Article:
Itamar Ben-Gvir’s claim that “his rights outweigh those of Palestinians” comes as no surprise. The Zionist movement and its racist state Israel have been brutal from the beginning with the aim of taking as much Palestinian land as possible with the fewest number of indigenous Palestinians on it. Zionists have always known that the only way to accomplish that goal is through forced population transfer. This is a crime so severe that it is deemed a war crime and a crime against humanity by the Rome Statute. As far as Zionism is concerned, though, it is its proud ideological foundation.
The establishment of a Jewish state on land with a predominantly non-Jewish population has been carried out by forcibly displacing the majority indigenous people. Today, nearly 70 per cent of the Palestinians worldwide have been forcibly displaced by the Israeli regime, or are their direct descendants. The idea of “transfer” in Zionist thought has been traced rigorously by Nur Masalha in his seminal text Expulsion of the Palestinians: The Concept of “Transfer” in Zionist Political Thought, 1882–1948, and is encapsulated in the words of Israel Zangwill, one of the early Zionist thinkers who, in 1905, stated, “If we wish to give a country to a people without a country, it is utter foolishness to allow it to be the country of two peoples.”
Yosef Weitz, the former director of the Jewish National Fund’s Land Department, was even more explicit when, in 1940, he wrote: “…it must be clear that there is no room in the country for both peoples… the only solution is a Land of Israel, at least a western Land of Israel without Arabs. There is no room here for compromise… There is no way but to transfer the Arabs from here to the neighbouring countries… Not one village must be left, not one [Bedouin] tribe.”
Rights and ethics were not to stand in the way, or as David Ben-Gurion argued in 1948: “The war will give us the land. The concepts of ‘ours’ and ‘not ours’ are peace concepts, only, and in war they lose their meaning.”
The essence of political Zionism, therefore, is summarised aptly as the creation and fortification of a specific Jewish national identity, the takeover of the maximum amount of Palestinian land, and the assurance that the minimum number of non-Jews remain on that land while the maximum number of Jews are implanted upon it. In other words, political Zionism from its inception has necessitated population transfer, notwithstanding its brutal requisites and consequences.
However, the Zionist movement and Israel have tried to mask that reality by seeking to appear modern, democratic and enlightened, rather than murderous, supremacist and authoritarian. In his novel The Old New Land, Theodor Herzl portrayed the Jewish state as a beacon of light in which the indigenous Arabs are similar to Man Friday in Defoe’s Robinson Crusoe, and are given an identity and purpose through making them helpful servants who, if properly instructed, are able to stay as minors in the newly-created Utopia.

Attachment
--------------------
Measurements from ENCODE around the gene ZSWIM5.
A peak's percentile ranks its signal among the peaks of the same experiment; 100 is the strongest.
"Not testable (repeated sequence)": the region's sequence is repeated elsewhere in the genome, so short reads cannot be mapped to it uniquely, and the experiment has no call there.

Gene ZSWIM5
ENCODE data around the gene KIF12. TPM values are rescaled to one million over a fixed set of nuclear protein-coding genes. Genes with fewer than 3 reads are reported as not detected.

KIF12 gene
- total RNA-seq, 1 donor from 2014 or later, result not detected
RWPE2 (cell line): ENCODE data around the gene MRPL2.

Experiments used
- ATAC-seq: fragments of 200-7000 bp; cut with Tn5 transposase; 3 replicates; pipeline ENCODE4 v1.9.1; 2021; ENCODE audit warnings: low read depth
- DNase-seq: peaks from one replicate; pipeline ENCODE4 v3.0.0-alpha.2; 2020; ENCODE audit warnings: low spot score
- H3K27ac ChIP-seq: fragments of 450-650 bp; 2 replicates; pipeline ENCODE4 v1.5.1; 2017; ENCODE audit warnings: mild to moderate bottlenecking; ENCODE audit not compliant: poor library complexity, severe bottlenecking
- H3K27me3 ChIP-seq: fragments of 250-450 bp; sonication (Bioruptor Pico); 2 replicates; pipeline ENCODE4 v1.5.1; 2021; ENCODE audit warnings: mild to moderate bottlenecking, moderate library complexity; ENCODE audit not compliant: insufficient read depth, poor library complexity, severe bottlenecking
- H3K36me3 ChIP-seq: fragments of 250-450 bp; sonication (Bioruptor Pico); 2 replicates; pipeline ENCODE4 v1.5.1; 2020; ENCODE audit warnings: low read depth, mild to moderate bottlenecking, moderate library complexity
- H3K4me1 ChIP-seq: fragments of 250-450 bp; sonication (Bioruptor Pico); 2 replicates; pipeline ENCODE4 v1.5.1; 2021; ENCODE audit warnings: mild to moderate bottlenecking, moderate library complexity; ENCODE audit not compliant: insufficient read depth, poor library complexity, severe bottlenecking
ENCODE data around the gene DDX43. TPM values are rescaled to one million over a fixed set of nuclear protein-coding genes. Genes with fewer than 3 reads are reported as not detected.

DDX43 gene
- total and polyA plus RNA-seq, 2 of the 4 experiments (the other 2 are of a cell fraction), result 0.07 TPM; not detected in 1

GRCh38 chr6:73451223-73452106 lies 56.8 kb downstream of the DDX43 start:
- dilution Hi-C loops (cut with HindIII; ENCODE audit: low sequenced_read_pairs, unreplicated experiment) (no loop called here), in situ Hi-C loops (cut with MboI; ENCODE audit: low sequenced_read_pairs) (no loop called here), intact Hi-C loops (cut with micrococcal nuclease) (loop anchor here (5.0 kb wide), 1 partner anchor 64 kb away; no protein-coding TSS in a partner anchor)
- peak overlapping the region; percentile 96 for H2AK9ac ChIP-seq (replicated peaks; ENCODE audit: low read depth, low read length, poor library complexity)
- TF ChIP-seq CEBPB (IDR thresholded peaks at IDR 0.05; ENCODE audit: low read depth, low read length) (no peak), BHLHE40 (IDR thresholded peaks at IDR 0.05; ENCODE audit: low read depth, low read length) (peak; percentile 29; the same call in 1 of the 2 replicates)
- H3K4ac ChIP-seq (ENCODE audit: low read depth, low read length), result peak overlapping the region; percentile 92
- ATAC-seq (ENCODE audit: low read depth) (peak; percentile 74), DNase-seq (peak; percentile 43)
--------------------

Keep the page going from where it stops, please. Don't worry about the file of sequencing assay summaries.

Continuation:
In reality, the goal of the Zionist movement was always to create a country exclusively for Jews. To this end various tactics leading to ethnic cleansing were applied ranging from mass deportations in 1948 and 1967 to a subtler strategy which is known in Zionist terminology as “silent transfer”. This is “silent” in the sense that Israel tries to avoid international attention by displacing small numbers of people on a weekly basis. The strategy has been applied predominantly in the past few decades by creating untenable living conditions that basically push the Palestinians to leave their homes.
Silent transfer is embodied in the State of Israel’s laws, policies and practices. The most significant of these cover governance and enforcement of residency rights; land rights; the regulation of natural resources; the application of justice; law enforcement; and the status of Zionist para-state actors. Israel uses its power in such areas to discriminate, expropriate and ultimately to forcibly displace the indigenous non-Jewish population from the land of historic Palestine.
The Israeli land-planning and zoning system, for example, has left 93,000 Palestinians in East-Jerusalem with little option but to build without proper permits from the state because 87 per cent of the land is off-limits to Palestinians for their own use, and most of the remaining 13 per cent is already built up. The Palestinian population of Jerusalem is growing steadily, and has had to expand into areas not zoned for Palestinian residence by the state of Israel. All those homes are now under the constant threat of being demolished by the Israeli army or police, which will leave their inhabitants homeless and displaced.